Bain Capital had two main lines of business. It supplied venture capital for startup companies with a good idea, and its private equity line of business bought and turned around failing companies. Staples, the business supplies mega-store, and Bright Horizons, the child-care provider, are two of the startups that came from Bain Capital. Sports Authority and Domino’s Pizza were saved by Bain’s private equity business. The second half of Bain Capital’s business, turnarounds, is what has drawn fire from the left and from a few strangely anti-capitalist Republicans.
When a company comes up on the radar of a turnaround specialist such as Bain Capital it is already in trouble. The business of the company is in danger. Its costs are higher than its revenues and it is going to go bankrupt if nothing changes. Its customers are in danger of not having a supplier. Its vendors are in danger of not having a customer. Its employees are in danger of not having an employer. Unless something is done, the company will fail and everybody will be out in the cold. And that is when the turnaround specialist gets called in.
It’s obvious that Bain Capital is going to be blamed for jobs lost when companies cannot be turned around. And that is what we have with the demonization of Mitt Romney for his time at Bain. Just look at Randy Johnson, who is following Mitt Romney around on the Democrat Party’s dime.
The 57-year-old described how he worked at a factory making office supplies owned by Smith Corona, which facing bankruptcy, sold his plant to another company, Ampad, that has recently been acquired by Bain Capital. Ampad promptly fired all of the workers at the plant, and then re-hired most of them. Since they were a union shop, and over half of the employees had been re-hired, the new owners were forced to recognize the union. They tried to renegotiate the contract, but the union eventually decided to go on strike, so Ampad shuttered the once-profitable factory.
Does that sound like Bain’s fault, or the fault of a union that wouldn’t face reality and drove yet another American factory into bankruptcy? The union went on strike after the new owners had already fired a warning shot by firing and rehiring the staff. It’s no surprise that Smith-Corona, the famous typewriter manufacturer, would have problems with its business model after the typewriter had become obsolete. Bain tried to save what it could from Smith-Corona’s operations, but was faced by a union that was unable to face facts or adapt to change.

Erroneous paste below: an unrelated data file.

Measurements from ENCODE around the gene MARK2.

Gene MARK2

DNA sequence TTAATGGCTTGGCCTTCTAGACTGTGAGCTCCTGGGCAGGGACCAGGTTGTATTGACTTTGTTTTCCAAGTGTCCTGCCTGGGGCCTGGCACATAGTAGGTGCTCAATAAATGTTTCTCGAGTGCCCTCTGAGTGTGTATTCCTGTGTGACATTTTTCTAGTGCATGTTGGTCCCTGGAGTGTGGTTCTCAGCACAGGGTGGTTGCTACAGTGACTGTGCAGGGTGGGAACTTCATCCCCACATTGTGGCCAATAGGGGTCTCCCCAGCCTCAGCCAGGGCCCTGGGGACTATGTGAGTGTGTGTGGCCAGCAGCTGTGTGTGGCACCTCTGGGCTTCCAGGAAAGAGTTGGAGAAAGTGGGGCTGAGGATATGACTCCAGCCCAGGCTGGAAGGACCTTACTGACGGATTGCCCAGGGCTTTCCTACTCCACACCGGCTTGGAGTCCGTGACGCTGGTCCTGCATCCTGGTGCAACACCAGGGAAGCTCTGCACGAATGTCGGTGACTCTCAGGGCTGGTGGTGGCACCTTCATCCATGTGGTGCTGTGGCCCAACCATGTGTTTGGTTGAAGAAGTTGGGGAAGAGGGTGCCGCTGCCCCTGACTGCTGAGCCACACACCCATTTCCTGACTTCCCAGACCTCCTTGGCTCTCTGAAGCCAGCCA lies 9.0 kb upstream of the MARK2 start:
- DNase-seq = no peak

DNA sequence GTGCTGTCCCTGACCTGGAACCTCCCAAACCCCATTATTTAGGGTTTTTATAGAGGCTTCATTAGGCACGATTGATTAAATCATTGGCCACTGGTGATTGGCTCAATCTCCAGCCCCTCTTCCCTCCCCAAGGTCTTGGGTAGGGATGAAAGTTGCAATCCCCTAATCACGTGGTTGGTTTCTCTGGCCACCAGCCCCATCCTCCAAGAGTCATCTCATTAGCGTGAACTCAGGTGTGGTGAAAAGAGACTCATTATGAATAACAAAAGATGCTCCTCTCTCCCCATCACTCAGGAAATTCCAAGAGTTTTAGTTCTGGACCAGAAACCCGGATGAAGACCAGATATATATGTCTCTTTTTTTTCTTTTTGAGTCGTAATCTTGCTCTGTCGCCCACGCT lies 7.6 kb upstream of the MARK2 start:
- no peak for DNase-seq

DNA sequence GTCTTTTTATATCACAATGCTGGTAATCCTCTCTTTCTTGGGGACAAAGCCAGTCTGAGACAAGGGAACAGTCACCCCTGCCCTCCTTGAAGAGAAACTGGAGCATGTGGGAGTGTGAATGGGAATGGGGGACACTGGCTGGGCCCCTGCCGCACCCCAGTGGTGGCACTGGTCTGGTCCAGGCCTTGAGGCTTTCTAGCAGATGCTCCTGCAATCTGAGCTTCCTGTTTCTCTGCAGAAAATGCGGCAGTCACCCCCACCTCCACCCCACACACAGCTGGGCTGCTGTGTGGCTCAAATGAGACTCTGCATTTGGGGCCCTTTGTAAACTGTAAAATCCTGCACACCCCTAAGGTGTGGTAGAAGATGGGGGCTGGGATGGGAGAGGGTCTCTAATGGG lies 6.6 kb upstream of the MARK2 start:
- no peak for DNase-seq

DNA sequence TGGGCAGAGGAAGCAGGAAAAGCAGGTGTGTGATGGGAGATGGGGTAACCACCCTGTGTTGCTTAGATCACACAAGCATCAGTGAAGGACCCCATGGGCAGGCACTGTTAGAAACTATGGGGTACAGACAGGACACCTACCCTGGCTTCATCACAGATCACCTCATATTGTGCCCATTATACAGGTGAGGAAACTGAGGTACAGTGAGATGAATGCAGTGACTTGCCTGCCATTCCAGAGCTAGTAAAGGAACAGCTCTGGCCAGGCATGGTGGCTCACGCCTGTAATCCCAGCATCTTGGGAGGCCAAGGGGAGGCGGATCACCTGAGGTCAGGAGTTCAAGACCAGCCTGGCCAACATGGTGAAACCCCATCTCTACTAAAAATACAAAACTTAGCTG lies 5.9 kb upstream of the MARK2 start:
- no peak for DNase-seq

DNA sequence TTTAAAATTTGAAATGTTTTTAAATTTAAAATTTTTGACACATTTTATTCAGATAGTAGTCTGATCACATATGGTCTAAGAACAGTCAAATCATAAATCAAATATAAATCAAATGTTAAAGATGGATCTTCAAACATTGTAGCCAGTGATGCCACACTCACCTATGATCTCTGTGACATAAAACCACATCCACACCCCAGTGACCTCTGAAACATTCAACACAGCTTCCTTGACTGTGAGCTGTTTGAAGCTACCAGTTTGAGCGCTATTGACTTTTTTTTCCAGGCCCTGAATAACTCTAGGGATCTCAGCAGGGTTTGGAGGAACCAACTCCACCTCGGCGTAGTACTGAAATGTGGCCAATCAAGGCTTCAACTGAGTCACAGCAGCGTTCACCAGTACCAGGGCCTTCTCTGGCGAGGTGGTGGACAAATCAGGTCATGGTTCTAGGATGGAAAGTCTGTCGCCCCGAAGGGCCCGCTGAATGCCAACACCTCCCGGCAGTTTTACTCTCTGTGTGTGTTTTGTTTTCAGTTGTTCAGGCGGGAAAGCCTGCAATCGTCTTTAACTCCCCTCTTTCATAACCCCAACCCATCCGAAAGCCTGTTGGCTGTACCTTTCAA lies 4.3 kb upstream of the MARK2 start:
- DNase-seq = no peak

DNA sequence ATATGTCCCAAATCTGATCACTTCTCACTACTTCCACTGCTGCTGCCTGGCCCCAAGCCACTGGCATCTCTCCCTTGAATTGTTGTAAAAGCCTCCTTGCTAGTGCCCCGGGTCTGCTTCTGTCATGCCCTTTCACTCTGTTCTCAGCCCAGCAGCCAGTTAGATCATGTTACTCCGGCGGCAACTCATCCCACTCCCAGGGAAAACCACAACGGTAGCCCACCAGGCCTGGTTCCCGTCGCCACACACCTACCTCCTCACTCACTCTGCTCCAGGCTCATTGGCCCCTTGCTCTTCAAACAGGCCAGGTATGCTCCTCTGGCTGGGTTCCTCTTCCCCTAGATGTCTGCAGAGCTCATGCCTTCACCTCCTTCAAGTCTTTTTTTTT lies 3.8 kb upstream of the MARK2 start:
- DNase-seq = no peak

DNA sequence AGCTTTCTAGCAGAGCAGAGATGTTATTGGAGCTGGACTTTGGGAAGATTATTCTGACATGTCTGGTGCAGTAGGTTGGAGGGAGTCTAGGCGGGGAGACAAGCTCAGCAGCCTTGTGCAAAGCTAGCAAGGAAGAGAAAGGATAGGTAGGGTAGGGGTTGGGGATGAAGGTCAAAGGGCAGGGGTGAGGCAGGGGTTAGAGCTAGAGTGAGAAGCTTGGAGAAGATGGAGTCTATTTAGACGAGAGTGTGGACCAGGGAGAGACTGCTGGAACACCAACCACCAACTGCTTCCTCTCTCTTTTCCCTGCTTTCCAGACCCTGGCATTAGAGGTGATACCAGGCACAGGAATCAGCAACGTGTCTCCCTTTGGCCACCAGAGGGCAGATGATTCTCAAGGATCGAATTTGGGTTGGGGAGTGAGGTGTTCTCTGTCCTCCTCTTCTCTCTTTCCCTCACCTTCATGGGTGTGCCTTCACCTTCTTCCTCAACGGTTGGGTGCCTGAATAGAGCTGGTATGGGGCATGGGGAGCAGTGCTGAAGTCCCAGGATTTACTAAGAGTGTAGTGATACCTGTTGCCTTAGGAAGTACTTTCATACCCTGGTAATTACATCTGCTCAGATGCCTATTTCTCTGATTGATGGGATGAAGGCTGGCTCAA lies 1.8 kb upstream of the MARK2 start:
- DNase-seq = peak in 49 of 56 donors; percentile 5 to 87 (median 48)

If Bain Capital hadn’t invested any money in this Smith-Corona factory, would any jobs have been saved? Manifestly, no. The jobs would have been gone sooner. Randy Johnson would have been unemployed sooner. Bain Capital lost money trying to keep Randy Johnson’s job and the union scuttled that plan. Bain Capital did not make any money from shuttering the factory. It lost money. This is the opposite of the complaint most Democrats and other socialists have about corporate management, that they loot their companies and make out like bandits. The Wall Street Journal notes:
One of the persistent gripes of the left is that too many CEOs make too much money even as their companies flounder. Private-equity firms target such companies or subsidiaries, replace their management, and try to unlock the underlying value in the enterprise.
The WSJ article mentioned above goes into more detail, and you are free to read it in its entirety. I just want to stick with a few points about Bain and the nature of the turnaround business.
Let’s say your company is big, used to be a thriving business but is facing big problems and now losing money. Costs outstrip earnings, and this cannot be sustained. Your stock price is tumbling and a turnaround specialist like Bain manages to get a controlling interest in your company. First, your management is replaced by Bain’s team. Then everything goes on the table. Bain tries to save the profitable parts of the company including the jobs, capital equipment, intellectual property, and other assets.
Remember, without Bain doing a turnaround, every single gosh-darn freaking job at the company would have disappeared. Those jobs should be counted as already gone, not as jobs lost. And if those jobs are saved… well that’s really something!
So the first thing Bain did to its turnaround clients is it saved a lot of those jobs. These were REAL saved jobs: Permanent, full-time saved jobs. Not like the Obama stimulus “saved” jobs, where they are double or triple counted and none of them are permanent.
The people who got laid off by Bain would have been laid off without Bain. But lots of people kept their jobs thanks to Bain. For instance, Sports Authority and Domino’s Pizza are still in business today thanks to Bain. Without Bain they would not exist, and nobody who works for them would have a job, at least not a job working for those companies.
Yes, sometimes Bain tried to turn companies around and couldn’t. Those companies went out of business. But they would have gone out of business earlier if Bain hadn’t invested money in them first.
So, every time you go to Sports Authority for running shoes and every time you order pizza from Domino’s, thank Bain for saving those troubled companies. They wouldn’t still be here if Bain hadn’t turned them around.